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Getting started with Real-Time Collaboration (RTC)

Getting started with RTC

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Note: This feature is only available for TinyMCE 5.9 and later.

This procedure will assist with setting up TinyMCE with real-time collaboration.

Important: A secure context is required for Real-Time Collaboration. Browsers restrict some features to secure contexts, including features required for Real-Time Collaboration. Ensure that your web server is set up for HTTPS and your development server is accessable using HTTPS or localhost.

The steps required for setting up Real-Time Collaboration for TinyMCE are:

  1. Register for a Tiny Cloud API key.
  2. Add a public key to the Tiny Cloud API key.
  3. Set up an Encryption Provider endpoint (or server).
  4. Set up a JSON Web Token (JWT) Provider endpoint (or server).
  5. Configure the required TinyMCE options.

1. Register for a Tiny Cloud API key

If you do not have a Tiny Cloud API key, you can sign up for a trial or purchase a subscription on the Tiny pricing page.

2. Add a public key to the Tiny Cloud API key

The Real-Time Collaboration (RTC) Server requires a public key generated from the same private key that will be used on your JSON Web Token (JWT) provider endpoint. The public key(s) stored on the Real-Time Collaboration (RTC) Server are used to ensure that content is sent by authorized users.

There are two methods for generating and adding a public key to your API key:

  1. The secure key pair generator at Tiny Account - JWT Keys (recommended).
  2. Generate a key pair locally and add the public key to Tiny Account - JWT Keys.

Generate a key pair using the Tiny Account JWT Keys page

The Tiny Account - JWT Keys page provides a private/public key generator, providing a quick and secure way of generating the required keys. This generator will store a copy of the public key, and provide a downloadable file for both the public and private keys. Tiny does not store the private key and the key pair cannot be retrieved later.

Generate a key pair locally

When generating a key pair locally, use one of the supported algorithms. Real-Time Collaboration (RTC) does not support symmetrical encryption algorithms, such as HS256. Tiny recommends using the RS256 algorithm. The following algorithms are supported:

  • RS256
  • RS384
  • RS512
  • PS256
  • PS384
  • PS512

For details on each of these algorithms, visit: RFC 7518, JSON Web Algorithms (JWA) Section 3 - Cryptographic Algorithms for Digital Signatures and MACs.

For instructions on generating a key pair locally, see: Creating a private/public key pair for Tiny Cloud.

Once a public key has been generated, add the public key to the Tiny Cloud API key at: Tiny Account - JWT Keys.

3. Set up an Encryption endpoint

TinyMCE Real-Time Collaboration (RTC) uses encryption keys to encrypt content before sending it to collaborators through the RTC server to provide end-to-end encryption.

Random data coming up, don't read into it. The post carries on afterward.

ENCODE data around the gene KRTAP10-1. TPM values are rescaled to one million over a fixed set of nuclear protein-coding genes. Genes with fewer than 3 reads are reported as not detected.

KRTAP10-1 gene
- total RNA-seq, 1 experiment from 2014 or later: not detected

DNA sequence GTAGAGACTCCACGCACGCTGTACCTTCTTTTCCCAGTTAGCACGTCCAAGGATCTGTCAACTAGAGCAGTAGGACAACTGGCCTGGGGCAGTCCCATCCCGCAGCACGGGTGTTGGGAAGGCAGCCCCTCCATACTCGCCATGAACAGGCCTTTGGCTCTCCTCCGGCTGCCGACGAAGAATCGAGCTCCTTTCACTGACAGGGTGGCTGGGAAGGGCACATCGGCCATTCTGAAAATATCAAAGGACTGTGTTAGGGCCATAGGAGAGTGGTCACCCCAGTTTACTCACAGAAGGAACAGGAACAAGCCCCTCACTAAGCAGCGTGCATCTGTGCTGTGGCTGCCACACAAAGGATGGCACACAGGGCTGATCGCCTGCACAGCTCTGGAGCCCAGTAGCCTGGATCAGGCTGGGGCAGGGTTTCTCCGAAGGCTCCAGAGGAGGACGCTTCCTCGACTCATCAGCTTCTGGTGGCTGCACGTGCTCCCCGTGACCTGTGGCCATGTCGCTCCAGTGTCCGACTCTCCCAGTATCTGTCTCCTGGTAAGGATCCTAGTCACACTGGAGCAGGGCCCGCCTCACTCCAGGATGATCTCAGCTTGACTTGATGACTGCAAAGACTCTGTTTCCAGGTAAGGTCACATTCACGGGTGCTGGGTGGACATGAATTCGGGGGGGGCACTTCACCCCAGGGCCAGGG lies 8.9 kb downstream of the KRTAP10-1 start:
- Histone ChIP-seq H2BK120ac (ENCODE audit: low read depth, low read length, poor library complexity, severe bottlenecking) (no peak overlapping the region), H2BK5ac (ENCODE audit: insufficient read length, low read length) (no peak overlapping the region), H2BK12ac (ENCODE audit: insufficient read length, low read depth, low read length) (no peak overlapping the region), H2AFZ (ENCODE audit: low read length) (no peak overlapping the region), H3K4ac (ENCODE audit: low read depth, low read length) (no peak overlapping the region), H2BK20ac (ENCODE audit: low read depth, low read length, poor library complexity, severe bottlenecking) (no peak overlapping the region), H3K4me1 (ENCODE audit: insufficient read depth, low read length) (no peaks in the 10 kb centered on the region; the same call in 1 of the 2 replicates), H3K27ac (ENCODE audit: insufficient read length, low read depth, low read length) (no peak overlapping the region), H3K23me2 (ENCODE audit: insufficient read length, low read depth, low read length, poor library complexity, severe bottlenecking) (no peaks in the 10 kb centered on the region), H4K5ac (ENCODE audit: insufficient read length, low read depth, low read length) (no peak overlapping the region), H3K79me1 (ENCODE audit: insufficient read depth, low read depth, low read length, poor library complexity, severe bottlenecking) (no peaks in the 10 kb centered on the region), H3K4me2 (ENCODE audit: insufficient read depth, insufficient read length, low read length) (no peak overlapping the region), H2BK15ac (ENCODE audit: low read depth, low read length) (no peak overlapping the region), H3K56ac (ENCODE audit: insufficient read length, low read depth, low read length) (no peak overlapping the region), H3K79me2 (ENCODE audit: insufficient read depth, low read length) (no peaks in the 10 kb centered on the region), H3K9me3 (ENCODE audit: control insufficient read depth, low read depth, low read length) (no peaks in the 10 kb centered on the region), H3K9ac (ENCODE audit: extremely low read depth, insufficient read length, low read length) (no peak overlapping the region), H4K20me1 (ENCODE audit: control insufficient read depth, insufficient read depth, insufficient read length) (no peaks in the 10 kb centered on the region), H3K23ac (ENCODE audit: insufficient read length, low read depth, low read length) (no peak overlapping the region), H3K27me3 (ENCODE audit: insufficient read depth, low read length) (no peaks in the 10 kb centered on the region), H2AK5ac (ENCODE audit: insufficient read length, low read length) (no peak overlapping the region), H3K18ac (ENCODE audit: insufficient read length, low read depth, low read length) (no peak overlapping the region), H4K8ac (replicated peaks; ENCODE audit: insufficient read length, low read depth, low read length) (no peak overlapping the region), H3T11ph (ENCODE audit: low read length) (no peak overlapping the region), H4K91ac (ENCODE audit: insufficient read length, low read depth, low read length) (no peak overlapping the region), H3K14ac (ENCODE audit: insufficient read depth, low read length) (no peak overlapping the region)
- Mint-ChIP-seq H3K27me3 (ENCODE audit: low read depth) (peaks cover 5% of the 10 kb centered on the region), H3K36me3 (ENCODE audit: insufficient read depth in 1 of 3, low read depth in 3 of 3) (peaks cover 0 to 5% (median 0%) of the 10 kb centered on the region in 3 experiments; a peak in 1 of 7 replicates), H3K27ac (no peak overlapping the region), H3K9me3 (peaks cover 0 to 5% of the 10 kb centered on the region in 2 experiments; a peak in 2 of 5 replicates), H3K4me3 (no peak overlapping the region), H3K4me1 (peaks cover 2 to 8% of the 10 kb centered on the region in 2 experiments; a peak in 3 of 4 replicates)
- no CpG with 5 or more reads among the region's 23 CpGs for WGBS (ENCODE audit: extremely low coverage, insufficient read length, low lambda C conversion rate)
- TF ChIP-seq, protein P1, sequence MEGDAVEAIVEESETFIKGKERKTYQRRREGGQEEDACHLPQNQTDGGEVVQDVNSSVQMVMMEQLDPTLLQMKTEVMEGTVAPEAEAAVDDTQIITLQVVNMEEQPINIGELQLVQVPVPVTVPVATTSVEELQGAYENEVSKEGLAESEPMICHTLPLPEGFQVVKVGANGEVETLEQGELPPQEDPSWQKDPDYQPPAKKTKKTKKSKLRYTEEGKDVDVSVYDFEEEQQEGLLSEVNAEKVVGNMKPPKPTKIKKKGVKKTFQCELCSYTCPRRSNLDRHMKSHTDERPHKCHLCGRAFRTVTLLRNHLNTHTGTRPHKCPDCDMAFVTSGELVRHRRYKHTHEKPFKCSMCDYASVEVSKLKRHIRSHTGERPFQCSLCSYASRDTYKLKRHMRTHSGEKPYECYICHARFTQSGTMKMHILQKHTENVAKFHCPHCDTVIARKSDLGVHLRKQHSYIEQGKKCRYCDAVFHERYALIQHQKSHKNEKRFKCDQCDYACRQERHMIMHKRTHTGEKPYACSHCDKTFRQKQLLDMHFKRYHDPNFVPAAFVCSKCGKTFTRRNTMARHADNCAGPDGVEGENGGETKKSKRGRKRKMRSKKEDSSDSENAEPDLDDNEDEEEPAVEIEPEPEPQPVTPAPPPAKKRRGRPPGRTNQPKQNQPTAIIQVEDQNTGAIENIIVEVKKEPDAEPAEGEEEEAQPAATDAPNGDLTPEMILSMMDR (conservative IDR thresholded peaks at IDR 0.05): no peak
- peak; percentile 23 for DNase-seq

For information on setting up an Encryption Provider endpoint, see: Real-Time Collaboration (RTC) Encryption Setup.

4. Set up a JSON Web Token (JWT) Provider endpoint

Real-Time Collaboration (RTC) requires setting up JSON Web Token (JWT) authentication. This is to ensure that only authenticated users will be able to access and collaborate on documents.

For information on setting up a JSON Web Token Provider endpoint, see: Real-Time Collaboration (RTC) JWT Authentication Setup.

5. Configure the required TinyMCE RTC options

Basic static Real-Time Collaboration (RTC) setup

This example shows how to add the Real-Time Collaboration (RTC) plugin and configure the required options using static values. This configuration may be useful for setting up an RTC-enabled editor for initial testing, but not for production environments as it exposes your sensitive and private data.

tinymce.init({
  selector: 'textarea#static-rtc-example',
  plugins: 'rtc',
  rtc_document_id: 'unique-document-id',
  rtc_encryption_provider: () => Promise.resolve({ key: 'a secret key' }),
  rtc_token_provider: () => Promise.resolve({ token: 'signed-JWT-token' })
});

Basic Dynamic configuration that fetches encryption keys and tokens from a server

This example is a minimal production setup, where the document ID, encryption secret, and JSON Web Token are dynamically retrieved from a server.

tinymce.init({
  selector: 'textarea#rtc-example',
  plugins: 'rtc',
  /* Set the document ID as a string. */
  rtc_document_id: 'unique-document-id',
  /*
   * Provide a promise that retrieves an encryption key for the document
   * from a remote endpoint or server.
   */
  rtc_encryption_provider: ({documentId, keyHint}) =>
    fetch('/getKey', {
      method: 'POST',
      credentials: 'include',
      body: JSON.stringify({ documentId, keyId: keyHint })
    })
    .then((response) => response.json())
    .then(({ keyId, secret }) => ({ key: secret, keyHint: keyId }))
    .catch((error) => console.log('Failed to return encryption key\n' + error)),
  /*
   * Provide a promise that retrieves a JSON Web Token for the user
   * from a remote endpoint or server.
   */
  rtc_token_provider: ({ documentId }) =>
    fetch('/getJwtToken', {
      method: 'POST',
      credentials: 'include',
      body: JSON.stringify({ documentId }),
    })
    .then((response) => response.json())
    .then(({ jwt }) => ({ token: jwt }))
    .catch((error) => console.log('Failed to return a JWT\n' + error))
});

For details on the available configuration options, see: Configuration Options.

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Except as otherwise noted, the content of this page is licensed under the Creative Commons BY-NC-SA 3.0 License, and code samples are licensed under the Apache 2.0 License.